JavaScript

How to store and retrieve data in the browser

Web browsers can utilize web storage to store and retrieve data locally. Storing data in the web browser is more secure and it also enhances the performance of the website. Unlike cookies, the web storage is much higher, and data is not transferred to the server. Web storage is based on the protocol and domain, and all pages from a single source can store and retrieve the same information.

This write-up will discuss the procedure for storing and retrieving data in the browser. Moreover, examples related to the usage of localStorage and sessionStorage HTML web objects will be provided. So, let’s start!

Web Storage Objects in the browser

Two web storage objects are provided by the HTML, which you can use for storing and fetching the data. “localStorage” is a type of HTML storage that does not have an expiration date, whereas the “sessionStorage” object only store the information related to a single session, which means closing the current browser tab will remove all of the saved data.

Before using localStorage and sessionStorage make sure that HTML web storage is supported by your browser:

if (typeof(Storage) !== "undefined") {

  // Write out code for HTML storage objects

} else {

  // your browser is not supported

}

localStorage HTML Web Storage Object in the browser

As mentioned earlier, the data stored within the localStorage object has no expiration date, and it is not deleted even if your browser is closed. The stored data can be retrieved the next day, week, or year.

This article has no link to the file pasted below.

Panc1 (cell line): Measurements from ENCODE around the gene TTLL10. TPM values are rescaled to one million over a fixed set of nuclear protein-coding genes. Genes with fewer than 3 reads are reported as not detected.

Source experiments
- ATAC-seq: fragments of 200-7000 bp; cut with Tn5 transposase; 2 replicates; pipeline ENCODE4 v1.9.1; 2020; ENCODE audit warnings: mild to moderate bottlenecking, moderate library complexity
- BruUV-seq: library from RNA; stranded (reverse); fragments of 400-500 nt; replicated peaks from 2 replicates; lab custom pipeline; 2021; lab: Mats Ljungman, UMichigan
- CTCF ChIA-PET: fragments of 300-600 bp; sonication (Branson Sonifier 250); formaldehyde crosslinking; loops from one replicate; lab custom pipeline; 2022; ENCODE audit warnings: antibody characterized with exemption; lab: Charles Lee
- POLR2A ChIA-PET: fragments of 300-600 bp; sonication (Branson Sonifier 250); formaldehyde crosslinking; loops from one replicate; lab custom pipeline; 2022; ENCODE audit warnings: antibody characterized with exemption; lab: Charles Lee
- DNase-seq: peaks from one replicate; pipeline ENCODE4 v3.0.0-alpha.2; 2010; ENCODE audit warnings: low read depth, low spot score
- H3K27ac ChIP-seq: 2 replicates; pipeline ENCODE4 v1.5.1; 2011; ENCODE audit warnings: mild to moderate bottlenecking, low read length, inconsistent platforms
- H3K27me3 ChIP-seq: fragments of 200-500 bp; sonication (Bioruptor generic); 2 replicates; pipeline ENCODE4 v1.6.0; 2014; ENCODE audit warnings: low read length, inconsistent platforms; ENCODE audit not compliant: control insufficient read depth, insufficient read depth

Example 1: Using localStorage HTML Web Storage Object in the browser

In the below-given example, we will create a “localStorage” web object having a “name: value” pair:

<!DOCTYPE html>

<html>

<body>

<div id="sample"></div>

<script>

if (typeof(Storage) !== "undefined") {
[/cce_javascript]

The “<strong>setItem()</strong>” method of the “<strong>localStorage</strong>” object is used for storing data:

[cce_javascript width="100%" height="100%" escaped="true" theme="blackboard" nowrap="0"]localStorage.setItem("name", "Paul");

Now, to retrieve the “value” of “name”, we will invoke the localStorage “getItem()” method:

  document.getElementById("sample").innerHTML = localStorage.getItem("name");

} else {

  document.getElementById("name").innerHTML = "Browser not supported";

}

</script>

</body>

</html>

Execute the above-given program in your favorite code editor or any online coding sandbox; however, we will utilize the JSBin for this purpose:

As you can see from the output, we have successfully stored and retrieved data using the “localStorage” HTML web object:

You can also execute the following code for the same purpose:

<!DOCTYPE html>

<html>

<body>

<div id="sample"></div>

<script>

if (typeof(Storage) !== "undefined") {

  localStorage.name = "Paul";

document.getElementById("sample").innerHTML = localStorage.name;

} else {

  document.getElementById("name").innerHTML = "Browser not supported";

}

</script>


</body>

</h

The provided example will also show you the same output:

If you want to remove an item or entry from your localStorage object, then you have to call the “removeItem()” method and pass the “name” item as an argument:

localStorage.removeItem("name");